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Dwayne Brown
Headquarters, Washington     
202-358-1726
dwayne.c.brown@nasa.gov
 
DC Agle
Jet Propulsion Laboratory, Pasadena, Calif.
818-393-9011
agle@jpl.nasa.gov
 
Caroline McCall
Massachusetts Institute of Technology, Cambridge
617-253-1682
cmcall5@mit.edu  


Aug. 25, 2011
 
RELEASE : 11-275
 
 
NASA Moon Mission In Final Preparations For September Launch
 
 
CAPE CANAVERAL, Fla. -- NASA's Gravity Recovery And Interior Laboratory (GRAIL), mission to study the moon is in final launch preparations for a scheduled Sept. 8 launch onboard a Delta II rocket from Cape Canaveral Air Force Station in Florida.

GRAIL's twin spacecraft are tasked for a nine-month mission to explore Earth's nearest neighbor in unprecedented detail. They will determine the structure of the lunar interior from crust to core and advance our understanding of the thermal evolution of the moon.

"Yesterday's final encapsulation of the spacecraft is an important mission milestone," said David Lehman, GRAIL project manager for NASA's Jet Propulsion Laboratory in Pasadena, Calif. "Our two spacecraft are now sitting comfortably inside the payload fairing which will protect them during ascent. Next time the GRAIL twins will see the light of day they will be about 95 miles up and accelerating."

The spacecraft twins, GRAIL A and B, will fly a circuitous route to lunar orbit taking 3.5 months and covering approximately 2.6 million miles (4.2 million kilometers) for GRAIL-A, and 2.7 million miles (4.3 million kilometers) for GRAIL-B.

In lunar orbit, the spacecraft will transmit radio signals precisely defining the distance between them. Regional gravitational differences on the moon are expected to expand and contract that distance. GRAIL scientists will use these accurate measurements to define the moon's gravity field. The data will allow mission scientists to understand what goes on below the surface of our natural satellite.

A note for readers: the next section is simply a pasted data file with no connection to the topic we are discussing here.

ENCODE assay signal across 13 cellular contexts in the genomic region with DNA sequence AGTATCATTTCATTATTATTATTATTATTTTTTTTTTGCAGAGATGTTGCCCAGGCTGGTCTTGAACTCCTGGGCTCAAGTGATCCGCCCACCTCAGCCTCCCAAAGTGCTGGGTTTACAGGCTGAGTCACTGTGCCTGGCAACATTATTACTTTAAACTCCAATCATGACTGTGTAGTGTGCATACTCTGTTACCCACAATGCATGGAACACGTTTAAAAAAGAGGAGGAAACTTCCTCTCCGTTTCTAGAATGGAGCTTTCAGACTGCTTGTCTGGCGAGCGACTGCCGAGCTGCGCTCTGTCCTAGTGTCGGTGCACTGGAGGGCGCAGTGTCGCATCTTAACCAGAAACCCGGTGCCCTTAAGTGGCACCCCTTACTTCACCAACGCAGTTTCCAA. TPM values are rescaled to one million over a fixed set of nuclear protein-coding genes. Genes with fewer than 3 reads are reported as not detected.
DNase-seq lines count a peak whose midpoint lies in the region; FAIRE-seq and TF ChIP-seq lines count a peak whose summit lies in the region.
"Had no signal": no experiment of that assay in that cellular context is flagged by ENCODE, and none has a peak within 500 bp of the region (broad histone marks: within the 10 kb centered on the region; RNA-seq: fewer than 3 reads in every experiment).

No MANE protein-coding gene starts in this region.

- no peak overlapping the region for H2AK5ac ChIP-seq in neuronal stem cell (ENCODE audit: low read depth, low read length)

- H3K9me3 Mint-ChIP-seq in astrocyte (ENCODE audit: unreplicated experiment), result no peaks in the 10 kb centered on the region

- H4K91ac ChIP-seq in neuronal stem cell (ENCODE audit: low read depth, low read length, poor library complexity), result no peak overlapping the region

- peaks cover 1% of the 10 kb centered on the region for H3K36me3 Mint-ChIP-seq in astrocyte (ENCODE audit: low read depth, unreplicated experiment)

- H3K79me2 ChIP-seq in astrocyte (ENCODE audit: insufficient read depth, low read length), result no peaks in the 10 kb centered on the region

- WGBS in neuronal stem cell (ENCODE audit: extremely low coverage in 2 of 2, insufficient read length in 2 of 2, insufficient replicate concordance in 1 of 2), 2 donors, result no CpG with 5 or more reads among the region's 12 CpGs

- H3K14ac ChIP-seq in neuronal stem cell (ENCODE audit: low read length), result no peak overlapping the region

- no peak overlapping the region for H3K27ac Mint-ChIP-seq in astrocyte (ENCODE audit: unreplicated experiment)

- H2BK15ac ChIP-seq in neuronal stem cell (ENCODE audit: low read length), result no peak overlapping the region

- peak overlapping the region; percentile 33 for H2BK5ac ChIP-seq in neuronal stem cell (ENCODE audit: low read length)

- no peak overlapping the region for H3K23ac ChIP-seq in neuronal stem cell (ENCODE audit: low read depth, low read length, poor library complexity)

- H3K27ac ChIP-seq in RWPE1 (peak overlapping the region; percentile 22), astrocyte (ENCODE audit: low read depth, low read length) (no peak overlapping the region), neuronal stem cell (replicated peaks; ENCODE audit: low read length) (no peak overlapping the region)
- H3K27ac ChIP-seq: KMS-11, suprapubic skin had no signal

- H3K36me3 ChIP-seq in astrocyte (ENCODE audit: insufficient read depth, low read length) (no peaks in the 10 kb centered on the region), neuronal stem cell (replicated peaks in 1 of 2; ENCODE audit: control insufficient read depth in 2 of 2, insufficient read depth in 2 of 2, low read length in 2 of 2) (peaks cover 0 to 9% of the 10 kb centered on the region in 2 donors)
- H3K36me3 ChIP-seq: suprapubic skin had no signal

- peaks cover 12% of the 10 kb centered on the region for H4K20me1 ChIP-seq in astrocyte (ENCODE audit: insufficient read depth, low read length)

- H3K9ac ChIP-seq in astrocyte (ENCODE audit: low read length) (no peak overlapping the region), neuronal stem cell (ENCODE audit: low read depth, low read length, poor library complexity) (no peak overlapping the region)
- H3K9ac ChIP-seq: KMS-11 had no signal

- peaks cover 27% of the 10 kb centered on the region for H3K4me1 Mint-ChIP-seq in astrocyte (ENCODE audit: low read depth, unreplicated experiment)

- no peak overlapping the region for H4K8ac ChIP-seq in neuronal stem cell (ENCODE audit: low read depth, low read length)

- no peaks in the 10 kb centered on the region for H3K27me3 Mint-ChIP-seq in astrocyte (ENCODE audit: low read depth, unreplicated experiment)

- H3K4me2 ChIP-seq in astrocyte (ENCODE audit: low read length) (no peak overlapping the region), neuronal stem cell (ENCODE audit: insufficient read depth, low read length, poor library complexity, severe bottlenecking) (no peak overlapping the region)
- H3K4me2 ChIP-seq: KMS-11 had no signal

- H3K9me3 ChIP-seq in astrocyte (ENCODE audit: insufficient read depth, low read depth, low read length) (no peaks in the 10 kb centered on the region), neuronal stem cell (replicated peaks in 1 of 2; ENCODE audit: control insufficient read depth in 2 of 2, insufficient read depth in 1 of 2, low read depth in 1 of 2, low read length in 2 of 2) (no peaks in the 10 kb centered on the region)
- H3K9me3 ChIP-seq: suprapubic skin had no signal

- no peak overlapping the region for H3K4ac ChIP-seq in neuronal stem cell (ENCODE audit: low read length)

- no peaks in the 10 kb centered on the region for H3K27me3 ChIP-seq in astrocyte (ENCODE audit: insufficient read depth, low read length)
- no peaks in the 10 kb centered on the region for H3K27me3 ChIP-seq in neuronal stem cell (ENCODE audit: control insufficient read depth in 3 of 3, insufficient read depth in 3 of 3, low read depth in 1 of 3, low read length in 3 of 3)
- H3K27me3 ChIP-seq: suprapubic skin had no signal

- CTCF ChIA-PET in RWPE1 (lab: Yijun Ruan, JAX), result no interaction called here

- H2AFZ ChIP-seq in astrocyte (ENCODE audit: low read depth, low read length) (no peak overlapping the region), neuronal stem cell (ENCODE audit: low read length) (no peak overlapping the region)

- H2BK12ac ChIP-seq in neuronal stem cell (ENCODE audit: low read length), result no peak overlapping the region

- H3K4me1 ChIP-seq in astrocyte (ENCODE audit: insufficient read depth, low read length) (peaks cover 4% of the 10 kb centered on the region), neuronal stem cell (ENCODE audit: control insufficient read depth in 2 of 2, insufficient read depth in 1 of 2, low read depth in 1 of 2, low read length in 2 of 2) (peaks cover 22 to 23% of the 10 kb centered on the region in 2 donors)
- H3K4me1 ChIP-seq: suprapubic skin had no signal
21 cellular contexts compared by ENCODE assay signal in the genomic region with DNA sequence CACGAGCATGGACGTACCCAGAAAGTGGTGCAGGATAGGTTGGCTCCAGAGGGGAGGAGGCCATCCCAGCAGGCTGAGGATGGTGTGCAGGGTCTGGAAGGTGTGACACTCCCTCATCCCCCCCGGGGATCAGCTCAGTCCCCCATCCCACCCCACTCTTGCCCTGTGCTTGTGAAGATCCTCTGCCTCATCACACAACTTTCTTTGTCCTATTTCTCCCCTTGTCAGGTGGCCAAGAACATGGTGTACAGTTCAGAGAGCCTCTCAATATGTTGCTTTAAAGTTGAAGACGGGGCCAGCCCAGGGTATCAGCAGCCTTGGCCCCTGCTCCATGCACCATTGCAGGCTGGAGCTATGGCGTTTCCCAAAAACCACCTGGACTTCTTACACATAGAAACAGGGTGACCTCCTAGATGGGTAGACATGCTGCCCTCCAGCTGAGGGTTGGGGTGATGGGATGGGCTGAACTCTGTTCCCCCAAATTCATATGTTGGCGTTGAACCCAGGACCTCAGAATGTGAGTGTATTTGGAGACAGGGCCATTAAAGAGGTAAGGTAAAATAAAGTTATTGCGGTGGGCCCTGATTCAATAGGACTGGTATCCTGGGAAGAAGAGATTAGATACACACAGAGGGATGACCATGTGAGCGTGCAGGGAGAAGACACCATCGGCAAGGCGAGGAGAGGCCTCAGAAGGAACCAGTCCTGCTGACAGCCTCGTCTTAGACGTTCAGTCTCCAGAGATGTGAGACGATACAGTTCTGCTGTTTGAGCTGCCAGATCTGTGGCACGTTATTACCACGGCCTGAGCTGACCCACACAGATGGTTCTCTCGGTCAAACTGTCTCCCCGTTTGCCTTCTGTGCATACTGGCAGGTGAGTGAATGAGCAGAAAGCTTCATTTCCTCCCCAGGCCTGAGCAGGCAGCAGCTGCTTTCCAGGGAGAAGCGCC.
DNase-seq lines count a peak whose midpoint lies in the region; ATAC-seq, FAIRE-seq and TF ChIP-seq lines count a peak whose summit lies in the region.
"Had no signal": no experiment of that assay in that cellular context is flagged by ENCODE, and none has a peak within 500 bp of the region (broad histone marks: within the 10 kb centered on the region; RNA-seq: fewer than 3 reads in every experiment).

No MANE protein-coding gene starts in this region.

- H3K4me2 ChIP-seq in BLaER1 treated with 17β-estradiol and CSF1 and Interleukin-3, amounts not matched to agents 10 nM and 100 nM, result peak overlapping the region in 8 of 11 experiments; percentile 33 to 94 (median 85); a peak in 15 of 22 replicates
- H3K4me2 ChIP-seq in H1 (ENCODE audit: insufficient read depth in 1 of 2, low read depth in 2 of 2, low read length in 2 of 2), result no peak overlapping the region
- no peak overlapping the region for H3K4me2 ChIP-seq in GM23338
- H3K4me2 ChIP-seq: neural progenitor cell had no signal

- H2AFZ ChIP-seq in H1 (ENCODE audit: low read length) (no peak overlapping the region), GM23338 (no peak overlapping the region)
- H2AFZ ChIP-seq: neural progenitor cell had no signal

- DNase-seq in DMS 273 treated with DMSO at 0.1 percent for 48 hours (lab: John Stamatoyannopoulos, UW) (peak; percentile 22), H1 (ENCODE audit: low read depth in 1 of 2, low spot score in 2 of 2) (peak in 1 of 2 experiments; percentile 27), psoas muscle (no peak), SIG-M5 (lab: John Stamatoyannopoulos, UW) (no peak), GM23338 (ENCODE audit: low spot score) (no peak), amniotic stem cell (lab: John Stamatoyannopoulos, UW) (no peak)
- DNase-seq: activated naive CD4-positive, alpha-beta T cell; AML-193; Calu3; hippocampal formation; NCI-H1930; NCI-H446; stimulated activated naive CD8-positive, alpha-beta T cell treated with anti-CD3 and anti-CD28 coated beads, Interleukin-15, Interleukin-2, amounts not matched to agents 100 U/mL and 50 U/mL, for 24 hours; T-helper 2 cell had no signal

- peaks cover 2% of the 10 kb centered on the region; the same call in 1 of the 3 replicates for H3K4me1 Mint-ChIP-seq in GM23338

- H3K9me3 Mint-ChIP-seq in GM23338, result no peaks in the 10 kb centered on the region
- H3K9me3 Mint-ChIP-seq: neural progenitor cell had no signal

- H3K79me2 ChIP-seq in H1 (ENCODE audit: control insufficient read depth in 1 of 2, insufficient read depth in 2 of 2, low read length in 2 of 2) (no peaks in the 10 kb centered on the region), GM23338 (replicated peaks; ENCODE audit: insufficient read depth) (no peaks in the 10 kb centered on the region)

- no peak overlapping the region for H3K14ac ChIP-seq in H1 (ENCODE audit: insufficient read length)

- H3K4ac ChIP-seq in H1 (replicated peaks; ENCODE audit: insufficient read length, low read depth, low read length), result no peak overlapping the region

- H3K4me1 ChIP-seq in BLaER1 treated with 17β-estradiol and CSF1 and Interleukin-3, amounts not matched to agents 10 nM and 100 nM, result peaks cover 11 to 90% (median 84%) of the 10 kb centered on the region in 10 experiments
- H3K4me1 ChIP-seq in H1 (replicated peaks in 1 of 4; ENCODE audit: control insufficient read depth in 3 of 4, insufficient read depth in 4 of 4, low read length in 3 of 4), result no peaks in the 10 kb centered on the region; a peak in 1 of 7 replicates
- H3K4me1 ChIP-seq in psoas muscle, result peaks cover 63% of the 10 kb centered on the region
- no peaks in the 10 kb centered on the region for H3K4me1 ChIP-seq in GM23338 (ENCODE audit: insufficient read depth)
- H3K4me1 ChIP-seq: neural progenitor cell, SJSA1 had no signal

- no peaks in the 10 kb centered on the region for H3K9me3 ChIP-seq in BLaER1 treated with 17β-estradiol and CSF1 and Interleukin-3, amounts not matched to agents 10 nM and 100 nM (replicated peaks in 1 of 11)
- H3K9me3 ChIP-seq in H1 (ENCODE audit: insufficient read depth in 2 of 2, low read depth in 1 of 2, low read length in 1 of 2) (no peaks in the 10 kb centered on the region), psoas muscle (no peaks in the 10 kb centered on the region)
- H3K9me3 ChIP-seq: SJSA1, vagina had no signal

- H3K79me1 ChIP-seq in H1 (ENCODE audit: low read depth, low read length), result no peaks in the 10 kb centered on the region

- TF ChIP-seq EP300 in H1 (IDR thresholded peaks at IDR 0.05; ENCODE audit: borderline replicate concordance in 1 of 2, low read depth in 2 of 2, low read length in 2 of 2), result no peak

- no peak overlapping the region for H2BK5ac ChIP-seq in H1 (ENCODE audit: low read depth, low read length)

"GRAIL will unlock lunar mysteries and help us understand how the moon, Earth and other rocky planets evolved as well," said Maria Zuber, GRAIL principal investigator from the Massachusetts Institute of Technology in Cambridge.

GRAIL's launch period opens Sept. 8 and extends through Oct. 19. On each day, there are two separate launch opportunities separated by approximately 39 minutes. On Sept. 8, the first launch opportunity is 8:37 a.m. EDT; the second is 9:16 a.m.

JPL manages the GRAIL mission. It is part of the Discovery Program managed at NASA's Marshall Space Flight Center in Huntsville, Ala. Lockheed Martin Space Systems in Denver, built the spacecraft. Launch management for the mission is the responsibility of NASA's Launch Services Program at the Kennedy Space Center in Florida.

For extensive pre-launch and launch day coverage of the GRAIL spacecraft, visit:

http://www.nasa.gov  


A prelaunch webcast for the mission will be streamed at noon on Wednesday, Sept. 7. Live countdown coverage through NASA's Launch Blog begins at 6:30 a.m. on Sept. 8. Coverage features live updates as countdown milestones occur and streaming video clips highlighting launch preparations and liftoff.

To view the webcast and the blog or to learn more about the GRAIL mission, visit:

http://www.nasa.gov/grail  

and

http://grail.nasa.gov  


To view live interviews with lunar scientists from noon to 5 p.m. on Sept. 8 and 9, visit:

http://www.livestream.com/grail  

 

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